Payeng said that when carrying out plantations, the administration should only go ahead with local species. “The British brought segun (teak) trees here from outside to build boats. This disturbed the natural plantation in the area which later led to problems like man-elephant conflict. So, we should only go ahead with plants which are found locally.”
As per the Majuli district administration website, a forest range office under the social forestry wing was established in 1985 in Majuli to raise plantations along the roads, embankments and sandbars. Majuli was declared as a district in 2016 and was notified as a forest division on May 20, 2017. So far, the forest department of Majuli has raised 745 ha of plantation in the chaporis. There are 33 sandbars in Majuli.
Jairam Baruah, Divisional Forest Officer (DFO), Majuli said, “Next April, we will be going ahead with a 50-hectare plantation at Karhi chapori. There is not much human settlement here. Planting trees obviously helps to combat erosion. We don’t allow exotic plant species here and always go ahead with local plants. Majuli has sandy soil which helps plants like simolu, sishu, kadam etc.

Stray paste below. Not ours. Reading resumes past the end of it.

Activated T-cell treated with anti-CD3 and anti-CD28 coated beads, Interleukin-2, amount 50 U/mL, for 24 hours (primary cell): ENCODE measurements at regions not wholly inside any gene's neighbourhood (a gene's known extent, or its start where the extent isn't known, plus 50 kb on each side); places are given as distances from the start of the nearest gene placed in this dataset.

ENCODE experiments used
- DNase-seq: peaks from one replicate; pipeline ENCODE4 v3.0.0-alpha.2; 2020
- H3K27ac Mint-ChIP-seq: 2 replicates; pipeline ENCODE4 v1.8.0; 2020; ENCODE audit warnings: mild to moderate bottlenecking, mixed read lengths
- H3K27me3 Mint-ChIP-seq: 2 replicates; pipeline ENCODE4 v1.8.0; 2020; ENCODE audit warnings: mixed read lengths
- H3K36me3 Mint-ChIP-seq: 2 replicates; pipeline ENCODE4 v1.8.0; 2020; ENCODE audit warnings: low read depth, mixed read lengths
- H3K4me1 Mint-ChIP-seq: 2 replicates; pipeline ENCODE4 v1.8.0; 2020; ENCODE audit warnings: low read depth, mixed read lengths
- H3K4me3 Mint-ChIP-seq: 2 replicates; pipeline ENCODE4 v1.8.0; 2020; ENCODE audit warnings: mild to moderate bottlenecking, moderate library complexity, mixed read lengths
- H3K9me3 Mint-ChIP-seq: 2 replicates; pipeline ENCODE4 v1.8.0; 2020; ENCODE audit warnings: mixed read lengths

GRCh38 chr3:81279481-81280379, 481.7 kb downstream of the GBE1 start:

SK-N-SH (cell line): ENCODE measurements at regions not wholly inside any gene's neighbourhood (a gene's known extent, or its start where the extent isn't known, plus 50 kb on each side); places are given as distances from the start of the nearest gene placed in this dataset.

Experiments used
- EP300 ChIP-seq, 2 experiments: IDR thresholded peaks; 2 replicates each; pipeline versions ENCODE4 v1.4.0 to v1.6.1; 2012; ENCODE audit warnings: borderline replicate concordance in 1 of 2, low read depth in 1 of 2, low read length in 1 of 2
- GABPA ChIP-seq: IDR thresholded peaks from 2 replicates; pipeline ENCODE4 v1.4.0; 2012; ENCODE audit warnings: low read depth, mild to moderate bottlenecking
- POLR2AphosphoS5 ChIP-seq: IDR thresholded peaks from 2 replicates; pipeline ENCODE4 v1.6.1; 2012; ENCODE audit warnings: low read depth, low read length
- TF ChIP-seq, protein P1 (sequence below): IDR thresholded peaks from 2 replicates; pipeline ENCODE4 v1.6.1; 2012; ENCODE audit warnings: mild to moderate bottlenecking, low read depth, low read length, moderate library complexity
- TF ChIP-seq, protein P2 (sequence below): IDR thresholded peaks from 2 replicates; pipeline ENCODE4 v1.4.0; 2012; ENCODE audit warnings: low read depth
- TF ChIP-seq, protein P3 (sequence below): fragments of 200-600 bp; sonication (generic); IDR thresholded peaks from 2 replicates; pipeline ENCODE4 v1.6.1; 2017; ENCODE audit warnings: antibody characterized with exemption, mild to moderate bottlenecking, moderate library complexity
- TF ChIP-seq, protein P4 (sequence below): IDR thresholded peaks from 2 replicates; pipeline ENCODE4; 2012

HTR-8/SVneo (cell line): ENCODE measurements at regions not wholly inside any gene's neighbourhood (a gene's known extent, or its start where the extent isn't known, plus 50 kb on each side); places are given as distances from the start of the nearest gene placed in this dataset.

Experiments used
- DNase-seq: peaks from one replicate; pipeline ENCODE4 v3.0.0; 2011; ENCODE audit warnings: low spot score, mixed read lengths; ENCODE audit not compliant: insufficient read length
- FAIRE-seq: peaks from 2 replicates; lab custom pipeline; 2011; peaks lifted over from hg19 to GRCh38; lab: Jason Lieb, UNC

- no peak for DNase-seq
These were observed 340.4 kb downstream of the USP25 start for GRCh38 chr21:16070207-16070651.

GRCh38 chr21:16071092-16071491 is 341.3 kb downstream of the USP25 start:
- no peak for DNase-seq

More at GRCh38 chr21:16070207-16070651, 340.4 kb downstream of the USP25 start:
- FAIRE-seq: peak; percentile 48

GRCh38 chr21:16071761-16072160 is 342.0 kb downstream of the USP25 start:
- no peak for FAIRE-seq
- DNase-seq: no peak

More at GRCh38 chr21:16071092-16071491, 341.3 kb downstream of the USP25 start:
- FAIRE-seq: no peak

Batting for NBS, Arun Jyoti Nath, associate professor, Department of Ecology and Environment, Assam University, who was not associated with the study, said: “This is obviously a good idea in the long term. When we talk of climate change mitigation, the social perspective is more important. If we are managing some very traditional type of agroforestry system, it serves the purpose of rural people who are managing it over a long period of time. The agroforestry system is treated as a nature-based solution. The product coming out of agroforestry can be sold as well as they can be consumed. When we are talking about agroforestry, people are directly availing the benefits.”
Banner image: Forest man of India, Jadav Payeng, in his Molai Kathoni forest. Photo by Anudip Gogoi.